Don't worry, my obsession with reading every John Green book on the planet is almost over.  And that's not just because there are only a couple of his books left that I haven't read yet.  John Green is such an amazing author that reading too much of his works at one time makes other books seem insignificant.  I would recommend that anybody else who becomes obsessed with John Green should read his books once or twice a year so that they have more impact.  Paper Towns is probably one of my least favorite John Green books, but it still deserves an 8/10 because it is a phenomenal and realistic mystery story. 

Quote       Quentin Jacobson, also known as Q, is a fairly average, if not a little bit nerdy, high schooler.  He plays video games with his friends, complains about prom, and is about to graduate.  Ever since he was a little boy, Q has had an enormous crush on his next-door neighbor, Margo Roth Speigelman. When she shows up outside of his bedroom window in the middle of the night, Q follows her and embarks on the adventure of a lifetime.  However, the next morning at school, everything seems to go back to normal.  Q cannot figure out Margo's intentions, and when she mysteriously goes missing, he is more puzzled than ever.  He decides that it is up to him to find his missing neighbor, and Q's search helps him to discover just as much about himself as he does about Margo.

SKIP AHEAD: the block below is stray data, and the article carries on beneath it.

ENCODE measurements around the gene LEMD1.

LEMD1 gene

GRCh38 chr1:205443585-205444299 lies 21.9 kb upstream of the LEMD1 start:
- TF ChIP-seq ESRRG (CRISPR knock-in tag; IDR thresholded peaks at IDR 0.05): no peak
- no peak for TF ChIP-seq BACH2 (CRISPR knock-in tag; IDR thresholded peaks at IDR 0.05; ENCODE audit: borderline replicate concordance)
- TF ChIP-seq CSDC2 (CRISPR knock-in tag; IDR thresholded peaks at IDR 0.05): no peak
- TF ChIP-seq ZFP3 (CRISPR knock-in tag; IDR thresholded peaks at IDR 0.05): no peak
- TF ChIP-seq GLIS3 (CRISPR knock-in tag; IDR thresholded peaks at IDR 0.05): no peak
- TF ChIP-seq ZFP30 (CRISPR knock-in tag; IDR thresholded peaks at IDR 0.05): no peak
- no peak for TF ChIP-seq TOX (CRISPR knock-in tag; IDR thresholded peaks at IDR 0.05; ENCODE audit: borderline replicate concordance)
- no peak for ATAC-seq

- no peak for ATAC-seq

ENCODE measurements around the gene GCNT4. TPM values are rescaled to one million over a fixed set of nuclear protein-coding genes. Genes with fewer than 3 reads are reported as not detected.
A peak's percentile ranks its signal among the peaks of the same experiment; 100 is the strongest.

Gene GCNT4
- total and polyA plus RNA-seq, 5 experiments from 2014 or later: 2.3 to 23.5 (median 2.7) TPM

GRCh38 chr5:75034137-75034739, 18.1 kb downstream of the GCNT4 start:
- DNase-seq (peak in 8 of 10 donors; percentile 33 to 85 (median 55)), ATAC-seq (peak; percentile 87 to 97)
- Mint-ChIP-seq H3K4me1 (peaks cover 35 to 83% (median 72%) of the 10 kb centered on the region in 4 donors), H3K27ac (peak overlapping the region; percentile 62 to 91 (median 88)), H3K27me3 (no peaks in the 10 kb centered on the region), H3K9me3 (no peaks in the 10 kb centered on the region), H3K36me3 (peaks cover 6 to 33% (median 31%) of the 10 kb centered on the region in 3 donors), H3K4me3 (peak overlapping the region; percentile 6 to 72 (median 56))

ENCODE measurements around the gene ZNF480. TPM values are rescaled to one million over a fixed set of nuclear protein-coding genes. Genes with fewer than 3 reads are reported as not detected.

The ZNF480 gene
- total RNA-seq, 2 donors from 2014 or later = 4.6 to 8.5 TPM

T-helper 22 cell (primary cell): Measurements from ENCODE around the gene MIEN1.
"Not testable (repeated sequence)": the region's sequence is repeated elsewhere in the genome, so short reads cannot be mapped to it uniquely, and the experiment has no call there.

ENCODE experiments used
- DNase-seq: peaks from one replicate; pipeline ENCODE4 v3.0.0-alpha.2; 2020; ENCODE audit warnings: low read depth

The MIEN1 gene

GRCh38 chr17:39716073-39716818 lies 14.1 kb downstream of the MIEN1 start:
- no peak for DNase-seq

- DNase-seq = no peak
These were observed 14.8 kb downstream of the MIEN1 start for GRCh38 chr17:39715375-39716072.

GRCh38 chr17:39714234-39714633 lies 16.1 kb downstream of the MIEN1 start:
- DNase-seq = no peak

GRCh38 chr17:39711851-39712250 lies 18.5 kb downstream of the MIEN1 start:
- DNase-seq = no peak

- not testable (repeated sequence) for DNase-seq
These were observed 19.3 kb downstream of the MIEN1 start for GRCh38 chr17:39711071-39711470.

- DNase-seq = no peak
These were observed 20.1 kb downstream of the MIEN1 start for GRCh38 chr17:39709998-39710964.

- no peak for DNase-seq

Paper Towns is a mystery book in disguise.  In reality, it is all about Q's search for Margo, but John Green makes it seem like a coming of age story instead of a search.  He creates excellent characters who made me want to read more.  They were willing to follow Q on his road trip journey to find Margo, no matter what their parents said about the matter.  Q had some fantastic friends that always had his back, which is one aspect of the novel that is different than other John Green books.  Although the story has some spooky parts, it is overall a heartwarming road trip journey.

Nat Wolff
Nat Wolff, who will play Q
       As I mentioned before, all of John Green's books are so good that they cannot be read in a row.  All of his novels share similar plot lines and characters.  They are all great books and I would highly recommend them to anybody and everybody.  That being said, Paper Towns seemed to lack a little something that the other books had.  The whole time, I struggled to understand why Q loved Margo so much, when she constantly ignored him to be higher up the social ladder.  Margo's attitude at first reminded me of Into The Wild, but by the end of the book she seemed like a stuck up teenager looking for attention.  My tip is that when you are reading Paper Towns, use your judgement - going on a wild goose chase to find a missing girl isn't always the best idea.

       A movie adaptation based on Paper Towns is due to come out on July 31, 2015.  Nat Wolff, who played a side role in the John Green-based movie, The Fault In Our Stars, has been cast as Q.  I absolutely cannot wait to see how he makes the character of Q his own.  I believe that this movie adaptation could be a massive hit.  There are a number of scenes that will be filmed beautifully, and John Green's descriptions in the books will really come to life.  Also, the emotion of the characters will come across better on screen than it does in the book.  Now, I wonder who will play Margo Roth Speigelman.

Happy reading!